Dave Ryding ended last week on top of the skiing world only to be brought back down to earth with a bump three days later. 

In Kitzbuehel on Saturday, the 35-year-old from Pendle became the first Brit ever to win an alpine skiing World Cup event, claiming victory in the slalom on the legendary slopes in Austria. 

By Tuesday Ryding was not even the fastest Brit on the circuit, beaten by training partner Billy Major a couple of hours down the road in Schladming, with Major 18th and Ryding 20th. 

It was a reality check with just over a week before the start of the Olympic Winter Games in Beijing, but not necessarily a bad thing for ‘The Rocket’. 

Ryding, one of over 1,000 who are able to train full-time, access the world’s best coaches and benefit from pioneering technology, science and medical support thanks to vital National Lottery funding, said: “It was a slap back to reality.

“I train with Billy and Laurie (Taylor), we push each other. They are not seen as much yet because they are still working their way through the rankings but I know how fast they are and I already knew on Tuesday that I would have to ski well if I wanted to beat them.  

“Billy was in the second run and I didn’t get my processes right. For sure there was a bit of a physical hangover and mentally I was trying to process everything. But I got some things wrong with my equipment which slapped me back to reality.  

“It’s probably a good thing for the Olympics, that stark reminder that you have to do everything right in the lead-up to the Games. Whether that is doing my first gym session since the race, or the day before the race, making sure you are in the right mindset and nutrition, everything.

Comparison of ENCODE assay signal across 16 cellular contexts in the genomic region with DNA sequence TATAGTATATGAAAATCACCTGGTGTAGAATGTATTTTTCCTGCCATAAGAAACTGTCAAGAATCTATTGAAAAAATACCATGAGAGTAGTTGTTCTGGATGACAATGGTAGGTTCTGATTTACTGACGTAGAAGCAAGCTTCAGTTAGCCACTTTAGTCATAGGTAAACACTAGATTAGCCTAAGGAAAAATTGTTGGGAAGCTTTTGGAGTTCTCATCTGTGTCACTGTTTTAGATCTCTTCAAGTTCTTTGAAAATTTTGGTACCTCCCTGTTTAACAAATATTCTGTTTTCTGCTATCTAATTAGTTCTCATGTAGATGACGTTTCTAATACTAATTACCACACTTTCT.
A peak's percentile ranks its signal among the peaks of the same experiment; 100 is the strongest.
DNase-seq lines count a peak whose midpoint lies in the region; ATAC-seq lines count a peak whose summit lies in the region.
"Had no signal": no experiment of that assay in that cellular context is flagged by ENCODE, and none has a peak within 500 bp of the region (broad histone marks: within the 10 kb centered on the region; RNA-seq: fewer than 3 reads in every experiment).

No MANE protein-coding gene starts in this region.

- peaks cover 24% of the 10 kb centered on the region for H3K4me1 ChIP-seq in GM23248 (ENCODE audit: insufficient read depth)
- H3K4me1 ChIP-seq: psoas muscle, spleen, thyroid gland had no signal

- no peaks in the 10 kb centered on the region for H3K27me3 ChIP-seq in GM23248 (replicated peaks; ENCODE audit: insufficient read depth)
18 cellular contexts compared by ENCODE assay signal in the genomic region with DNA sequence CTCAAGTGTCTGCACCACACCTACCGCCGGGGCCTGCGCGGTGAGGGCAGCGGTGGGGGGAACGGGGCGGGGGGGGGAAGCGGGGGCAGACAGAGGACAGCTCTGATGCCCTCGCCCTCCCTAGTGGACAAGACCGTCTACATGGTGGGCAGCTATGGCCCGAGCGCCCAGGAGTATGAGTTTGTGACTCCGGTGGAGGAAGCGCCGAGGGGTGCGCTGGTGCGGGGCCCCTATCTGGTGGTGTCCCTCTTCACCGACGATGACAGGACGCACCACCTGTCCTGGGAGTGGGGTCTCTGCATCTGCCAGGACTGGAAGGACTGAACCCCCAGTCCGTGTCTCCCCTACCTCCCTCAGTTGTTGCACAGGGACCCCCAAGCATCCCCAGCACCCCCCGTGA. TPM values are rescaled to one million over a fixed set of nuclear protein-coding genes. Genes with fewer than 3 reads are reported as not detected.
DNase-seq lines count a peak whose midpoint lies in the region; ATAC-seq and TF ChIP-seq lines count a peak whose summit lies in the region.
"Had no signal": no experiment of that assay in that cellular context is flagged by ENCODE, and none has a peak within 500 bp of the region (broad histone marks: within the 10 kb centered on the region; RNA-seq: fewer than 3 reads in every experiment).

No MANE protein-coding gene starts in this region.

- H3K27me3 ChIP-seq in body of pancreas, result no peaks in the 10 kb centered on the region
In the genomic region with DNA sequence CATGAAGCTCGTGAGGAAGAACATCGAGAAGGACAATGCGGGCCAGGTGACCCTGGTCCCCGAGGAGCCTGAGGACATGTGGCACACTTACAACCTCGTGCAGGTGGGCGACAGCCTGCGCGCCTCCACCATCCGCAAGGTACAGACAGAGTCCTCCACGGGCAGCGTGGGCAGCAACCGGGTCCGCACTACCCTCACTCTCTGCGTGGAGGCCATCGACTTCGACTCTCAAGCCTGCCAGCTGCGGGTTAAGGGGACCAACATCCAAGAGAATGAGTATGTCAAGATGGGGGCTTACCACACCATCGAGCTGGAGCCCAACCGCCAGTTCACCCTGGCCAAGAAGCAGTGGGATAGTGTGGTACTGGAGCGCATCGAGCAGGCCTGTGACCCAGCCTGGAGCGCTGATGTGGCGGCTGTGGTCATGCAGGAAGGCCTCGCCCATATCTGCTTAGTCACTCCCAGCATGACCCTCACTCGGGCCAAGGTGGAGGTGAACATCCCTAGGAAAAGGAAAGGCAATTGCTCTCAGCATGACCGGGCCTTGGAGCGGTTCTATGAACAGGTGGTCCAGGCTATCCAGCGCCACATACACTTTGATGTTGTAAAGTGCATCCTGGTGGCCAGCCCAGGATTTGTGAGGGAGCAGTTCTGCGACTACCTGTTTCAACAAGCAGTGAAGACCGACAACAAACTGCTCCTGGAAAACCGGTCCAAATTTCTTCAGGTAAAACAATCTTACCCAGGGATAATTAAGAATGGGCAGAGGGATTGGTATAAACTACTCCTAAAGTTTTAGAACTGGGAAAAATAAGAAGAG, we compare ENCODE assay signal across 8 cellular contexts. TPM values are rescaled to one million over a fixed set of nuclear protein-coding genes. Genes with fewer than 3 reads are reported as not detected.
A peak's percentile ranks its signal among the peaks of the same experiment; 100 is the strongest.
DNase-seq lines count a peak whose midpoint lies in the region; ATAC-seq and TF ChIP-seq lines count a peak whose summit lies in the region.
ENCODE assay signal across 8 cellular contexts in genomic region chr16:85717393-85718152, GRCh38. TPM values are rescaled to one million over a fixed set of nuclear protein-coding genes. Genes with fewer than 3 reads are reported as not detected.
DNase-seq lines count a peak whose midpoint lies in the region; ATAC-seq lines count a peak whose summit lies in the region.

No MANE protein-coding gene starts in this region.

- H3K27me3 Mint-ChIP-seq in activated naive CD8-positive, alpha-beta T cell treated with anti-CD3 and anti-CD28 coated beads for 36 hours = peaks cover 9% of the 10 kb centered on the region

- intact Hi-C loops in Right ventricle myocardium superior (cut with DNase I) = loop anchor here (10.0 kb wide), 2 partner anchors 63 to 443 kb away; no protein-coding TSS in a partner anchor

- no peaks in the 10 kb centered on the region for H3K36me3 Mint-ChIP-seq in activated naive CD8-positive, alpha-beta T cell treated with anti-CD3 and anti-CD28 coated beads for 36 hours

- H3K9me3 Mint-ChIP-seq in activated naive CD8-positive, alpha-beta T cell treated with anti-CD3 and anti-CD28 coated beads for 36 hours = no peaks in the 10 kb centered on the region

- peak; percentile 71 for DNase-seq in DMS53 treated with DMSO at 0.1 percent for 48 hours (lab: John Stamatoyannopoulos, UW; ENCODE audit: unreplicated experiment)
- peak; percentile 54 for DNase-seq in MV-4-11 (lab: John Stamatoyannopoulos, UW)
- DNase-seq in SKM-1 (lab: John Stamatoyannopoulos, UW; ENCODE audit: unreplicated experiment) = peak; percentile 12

“I was 20th on Tuesday three days after winning. It shows how close the sport is. I was only 1.4 seconds off winning but those small margins that I’d got wrong made a big difference.” 

At 35, Ryding is something of an anomaly on the circuit, where age is more than just a number. By winning in Kitzbuehel, he became the oldest-ever winner of a slalom World Cup, and the oldest first-time winner of any World Cup event. 

Now the hope is that he can make history in Beijing by becoming the first Brit to win an alpine skiing medal at the Olympics four years after finishing ninth in PyeongChang. 

Slalom at the time was dominated by Austrian great Marcel Hirscher, who has since retired leaving a void in the speciality. In six World Cup races this season, there have been six different winners, with 14 skiers having made a podium. 

And Ryding believes that while he might be four years older, some equipment tweaks could make all the difference this time around. 

“Four years ago, I was slightly struggling with my equipment rather than my skiing itself. Now I’ve done a lot of work with my equipment sponsor. In that sense, I’m in a better place,” added Ryding, who will be hoping to add to the 1,000-plus medals achieved by British athletes since the advent of National Lottery funding to elite sport in 1997. 

“But it’s got so much more competitive with so many more people. We don’t have Marcel (Hirscher) or Henrik (Kristoffersen), but in the Olympics the favourites often struggle. I would hate to pick the podium right now.” 

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